This report has been updated to remove ballots that have been mailed but not yet returned from Tarrant Co.’s totals. The new totals are more in line with the experiences of other counties and no longer the highest ever seen for a primary there. We accidentally transposed Bexar Co.’s numbers, and have corrected that mistake. We also corrected our reference to the 15 counties from which the Secretary of State collects daily turnout data.
Early voting for the March 6 primary election is underway. Generally speaking, Democratic turnout is sharply higher than in 2014, or any other mid-term election year, in several of the state’s largest counties. Republican turnout is more mixed. Some counties are seeing higher turnout than 2014 while others are seeing lower turnout.
Some of the state’s largest counties have reported their turnout for today, which includes (except where indicated) in-person voters today and ballots by mail received up to and including today:
- Harris Co.: 9,647 Republicans and 8,007 Democrats. Compared to 2014, Republican first-day turnout is down 14% while Democratic turnout is up 139%.
- Bexar Co.: 2,096
3,278Republicans in person only and 3,278 2,096Democrats in person only. Compared to 2014, in-person Republican turnout is down 11% up 38%and Democratic turnout is up 31% down 16%.
- Tarrant Co.: 6,338 Republicans and 5,313 Democrats. Compared to 2014, Republican turnout is down 12% while Democratic turnout is up 81%.
13,264 Republicans and 11,283 Democrats. Both figures are the highest the county has ever seen for the first day for any primary election. Compared to 2014, Republican turnout is up 84% and Democratic turnout is up 287%.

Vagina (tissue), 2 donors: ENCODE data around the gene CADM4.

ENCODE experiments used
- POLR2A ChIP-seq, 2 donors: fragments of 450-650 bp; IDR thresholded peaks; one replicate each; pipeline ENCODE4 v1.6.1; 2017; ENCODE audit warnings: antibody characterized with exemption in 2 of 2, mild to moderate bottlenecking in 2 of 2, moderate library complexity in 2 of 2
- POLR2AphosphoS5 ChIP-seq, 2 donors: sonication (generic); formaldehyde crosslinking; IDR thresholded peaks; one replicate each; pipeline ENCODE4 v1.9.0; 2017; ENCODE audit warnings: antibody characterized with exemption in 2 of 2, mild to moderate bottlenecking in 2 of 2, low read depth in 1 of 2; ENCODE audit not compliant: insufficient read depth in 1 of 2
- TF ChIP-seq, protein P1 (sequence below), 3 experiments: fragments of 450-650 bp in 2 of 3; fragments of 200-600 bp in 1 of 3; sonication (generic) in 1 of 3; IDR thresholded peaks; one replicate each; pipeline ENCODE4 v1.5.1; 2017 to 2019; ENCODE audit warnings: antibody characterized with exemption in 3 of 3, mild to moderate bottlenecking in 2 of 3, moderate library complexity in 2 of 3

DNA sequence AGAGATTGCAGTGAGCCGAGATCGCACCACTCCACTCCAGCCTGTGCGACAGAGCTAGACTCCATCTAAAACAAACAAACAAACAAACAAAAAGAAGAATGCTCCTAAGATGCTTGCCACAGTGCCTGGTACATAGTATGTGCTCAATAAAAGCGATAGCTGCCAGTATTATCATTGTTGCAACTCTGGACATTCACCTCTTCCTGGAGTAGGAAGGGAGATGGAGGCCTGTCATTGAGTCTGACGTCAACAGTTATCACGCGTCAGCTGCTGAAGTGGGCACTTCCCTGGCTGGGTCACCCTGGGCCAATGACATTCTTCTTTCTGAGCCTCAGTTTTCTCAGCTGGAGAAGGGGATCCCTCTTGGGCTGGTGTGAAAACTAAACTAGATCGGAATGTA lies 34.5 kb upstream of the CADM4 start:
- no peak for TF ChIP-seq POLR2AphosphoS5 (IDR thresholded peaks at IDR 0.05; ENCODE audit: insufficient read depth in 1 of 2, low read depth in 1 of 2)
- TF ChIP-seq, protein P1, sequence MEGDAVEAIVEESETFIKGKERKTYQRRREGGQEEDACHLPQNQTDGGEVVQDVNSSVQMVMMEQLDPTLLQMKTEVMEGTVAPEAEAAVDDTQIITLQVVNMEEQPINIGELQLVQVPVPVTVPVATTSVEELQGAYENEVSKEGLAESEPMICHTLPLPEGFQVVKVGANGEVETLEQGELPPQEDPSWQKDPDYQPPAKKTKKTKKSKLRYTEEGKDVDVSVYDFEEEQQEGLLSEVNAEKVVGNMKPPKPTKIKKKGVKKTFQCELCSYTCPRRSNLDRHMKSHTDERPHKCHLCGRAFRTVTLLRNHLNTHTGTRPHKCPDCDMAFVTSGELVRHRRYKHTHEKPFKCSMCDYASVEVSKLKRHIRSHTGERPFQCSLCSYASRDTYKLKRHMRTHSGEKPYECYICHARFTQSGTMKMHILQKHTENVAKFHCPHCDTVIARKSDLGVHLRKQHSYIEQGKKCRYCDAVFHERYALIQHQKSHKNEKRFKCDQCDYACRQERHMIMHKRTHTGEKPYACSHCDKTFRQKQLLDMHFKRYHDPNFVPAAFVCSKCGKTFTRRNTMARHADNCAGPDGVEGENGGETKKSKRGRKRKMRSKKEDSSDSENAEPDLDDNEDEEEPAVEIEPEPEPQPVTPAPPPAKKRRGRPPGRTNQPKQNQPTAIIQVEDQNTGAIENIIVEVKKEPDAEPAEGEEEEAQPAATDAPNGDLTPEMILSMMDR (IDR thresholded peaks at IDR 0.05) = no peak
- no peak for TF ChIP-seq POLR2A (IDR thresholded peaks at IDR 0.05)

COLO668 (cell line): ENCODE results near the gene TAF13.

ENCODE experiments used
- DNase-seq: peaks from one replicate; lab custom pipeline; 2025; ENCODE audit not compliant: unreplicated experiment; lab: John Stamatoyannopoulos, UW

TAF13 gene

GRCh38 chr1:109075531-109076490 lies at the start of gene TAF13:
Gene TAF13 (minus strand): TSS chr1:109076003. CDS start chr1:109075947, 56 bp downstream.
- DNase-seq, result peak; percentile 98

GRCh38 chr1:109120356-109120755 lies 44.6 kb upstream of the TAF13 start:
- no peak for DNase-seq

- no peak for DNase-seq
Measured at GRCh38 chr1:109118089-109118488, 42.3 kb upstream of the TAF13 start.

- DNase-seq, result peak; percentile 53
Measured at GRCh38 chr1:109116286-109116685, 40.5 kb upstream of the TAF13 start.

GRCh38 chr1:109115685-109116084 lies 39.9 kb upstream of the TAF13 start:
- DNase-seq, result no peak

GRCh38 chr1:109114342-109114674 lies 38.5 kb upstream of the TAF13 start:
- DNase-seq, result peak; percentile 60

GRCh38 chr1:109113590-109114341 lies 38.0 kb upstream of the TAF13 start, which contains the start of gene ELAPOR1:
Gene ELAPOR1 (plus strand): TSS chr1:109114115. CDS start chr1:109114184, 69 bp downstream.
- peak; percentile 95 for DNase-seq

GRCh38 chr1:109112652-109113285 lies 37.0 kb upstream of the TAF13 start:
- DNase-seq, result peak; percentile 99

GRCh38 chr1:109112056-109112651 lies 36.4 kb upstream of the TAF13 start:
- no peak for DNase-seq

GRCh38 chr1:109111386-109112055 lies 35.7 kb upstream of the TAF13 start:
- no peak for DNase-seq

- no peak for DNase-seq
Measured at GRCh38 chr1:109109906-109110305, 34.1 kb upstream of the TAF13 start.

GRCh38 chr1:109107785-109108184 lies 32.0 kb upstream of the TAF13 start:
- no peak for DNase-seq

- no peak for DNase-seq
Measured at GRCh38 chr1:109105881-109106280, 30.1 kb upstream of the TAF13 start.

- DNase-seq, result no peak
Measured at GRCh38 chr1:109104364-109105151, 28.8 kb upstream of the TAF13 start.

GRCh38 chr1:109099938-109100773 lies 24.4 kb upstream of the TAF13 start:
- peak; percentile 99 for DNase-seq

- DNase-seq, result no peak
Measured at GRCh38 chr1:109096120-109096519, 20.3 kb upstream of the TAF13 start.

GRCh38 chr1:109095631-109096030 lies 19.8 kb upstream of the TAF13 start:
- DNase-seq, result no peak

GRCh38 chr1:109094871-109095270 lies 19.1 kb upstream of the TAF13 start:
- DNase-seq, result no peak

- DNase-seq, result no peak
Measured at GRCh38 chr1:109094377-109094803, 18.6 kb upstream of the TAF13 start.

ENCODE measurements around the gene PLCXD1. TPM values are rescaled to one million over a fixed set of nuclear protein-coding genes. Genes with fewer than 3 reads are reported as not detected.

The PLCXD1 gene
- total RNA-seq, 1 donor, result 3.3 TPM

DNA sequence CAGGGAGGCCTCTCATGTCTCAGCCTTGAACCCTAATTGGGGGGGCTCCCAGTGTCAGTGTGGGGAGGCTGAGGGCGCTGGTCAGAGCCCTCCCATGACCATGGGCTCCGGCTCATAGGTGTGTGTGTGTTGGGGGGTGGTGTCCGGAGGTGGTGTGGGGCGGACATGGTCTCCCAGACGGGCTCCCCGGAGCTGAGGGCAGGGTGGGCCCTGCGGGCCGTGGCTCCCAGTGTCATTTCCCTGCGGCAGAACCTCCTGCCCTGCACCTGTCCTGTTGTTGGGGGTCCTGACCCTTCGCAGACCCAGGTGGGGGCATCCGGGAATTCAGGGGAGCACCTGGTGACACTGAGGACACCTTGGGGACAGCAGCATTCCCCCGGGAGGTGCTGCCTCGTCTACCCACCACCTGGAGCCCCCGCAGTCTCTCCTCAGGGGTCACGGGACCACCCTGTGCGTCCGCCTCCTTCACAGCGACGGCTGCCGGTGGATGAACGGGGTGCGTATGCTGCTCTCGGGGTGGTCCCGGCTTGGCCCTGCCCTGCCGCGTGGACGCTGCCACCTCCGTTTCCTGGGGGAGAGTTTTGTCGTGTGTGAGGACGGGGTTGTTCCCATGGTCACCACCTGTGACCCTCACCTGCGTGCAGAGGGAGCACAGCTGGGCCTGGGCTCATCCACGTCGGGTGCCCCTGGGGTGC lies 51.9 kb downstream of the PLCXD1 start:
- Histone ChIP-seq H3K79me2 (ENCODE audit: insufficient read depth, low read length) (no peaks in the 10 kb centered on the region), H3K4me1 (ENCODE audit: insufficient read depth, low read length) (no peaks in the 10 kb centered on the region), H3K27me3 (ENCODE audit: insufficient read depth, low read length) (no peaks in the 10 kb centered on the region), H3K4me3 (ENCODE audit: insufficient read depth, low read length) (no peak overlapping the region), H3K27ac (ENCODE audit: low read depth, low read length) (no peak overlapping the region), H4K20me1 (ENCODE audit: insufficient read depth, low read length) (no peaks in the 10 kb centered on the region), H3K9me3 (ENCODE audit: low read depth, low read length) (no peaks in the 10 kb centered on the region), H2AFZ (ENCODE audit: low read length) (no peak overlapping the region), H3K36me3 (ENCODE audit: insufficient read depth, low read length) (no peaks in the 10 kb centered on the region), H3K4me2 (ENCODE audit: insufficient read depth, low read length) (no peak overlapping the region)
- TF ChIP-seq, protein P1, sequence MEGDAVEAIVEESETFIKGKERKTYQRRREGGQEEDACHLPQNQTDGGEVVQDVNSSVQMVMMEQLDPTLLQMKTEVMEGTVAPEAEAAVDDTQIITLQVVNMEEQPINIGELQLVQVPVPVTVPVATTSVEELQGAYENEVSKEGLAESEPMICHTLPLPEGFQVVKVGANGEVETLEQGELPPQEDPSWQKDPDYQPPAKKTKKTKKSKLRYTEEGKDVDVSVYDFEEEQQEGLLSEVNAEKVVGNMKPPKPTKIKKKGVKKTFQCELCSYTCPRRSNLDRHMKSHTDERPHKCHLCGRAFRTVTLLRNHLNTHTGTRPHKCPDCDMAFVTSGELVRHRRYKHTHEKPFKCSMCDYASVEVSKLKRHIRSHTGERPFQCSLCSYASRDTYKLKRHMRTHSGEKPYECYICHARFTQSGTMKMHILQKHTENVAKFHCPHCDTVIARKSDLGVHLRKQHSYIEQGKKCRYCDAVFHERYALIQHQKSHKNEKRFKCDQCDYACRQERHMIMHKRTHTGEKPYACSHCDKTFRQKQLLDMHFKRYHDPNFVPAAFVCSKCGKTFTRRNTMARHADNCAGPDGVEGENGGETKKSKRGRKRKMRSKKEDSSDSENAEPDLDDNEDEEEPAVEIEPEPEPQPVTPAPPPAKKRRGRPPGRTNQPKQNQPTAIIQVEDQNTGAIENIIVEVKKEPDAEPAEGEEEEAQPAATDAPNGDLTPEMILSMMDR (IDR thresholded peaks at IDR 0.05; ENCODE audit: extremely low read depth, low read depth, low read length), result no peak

- Denton Co.: 2,485 Republicans and 1,159 Democrats. Compared to 2014, Republican turnout appears to be down 9%, and Democratic turnout appears to be up 318%, but we are not sure these voting rosters are complete.
- Hidalgo Co.: 550 Republicans and 5,276 Democrats. Compared to 2014, Republican turnout is up 3% and Democratic turnout is up 23%
- Montgomery Co.: 3,630 Republicans and 743 Democrats. Compared to 2014, Republicans turnout is up 9% and Democratic turnout is up 395%.
- Nueces Co.: 560 Republicans and 1,340 Democrats. Compared to 2014, Republican turnout is down 29% while Democratic turnout is up 183%.
Sometime tomorrow, we should have numbers from all 15
of the state’s most populous counties with the most registered voters. We have historical data going back to 2002. Technically, we have it going back farther, but some counties did not report daily, so data prior to 2002 is not usable to compare day-to-day turnout.
The 2014 numbers to beat for those 15 counties are 48,898 Republicans and 24,477 Democrats. The seven counties we’ve covered here sum to 29,784 Republicans and 29,904 Democrats, so Democratic Day One turnout has already exceeded the corresponding 2014 figure with eight counties and Bexar’s ballots by mail yet to be included.
The all-time Day One highs are 50,770 Republicans (2016) and 66,078 Democrats (2008).
These numbers are encouraging, but they pale in comparison to general election early voting. For example, in Harris Co., a little under 18K Day One votes were cast in this year’s primary election compared to nearly 62K in the 2014 general election and 129K in 2016.
©2018 Texas Election Source LLC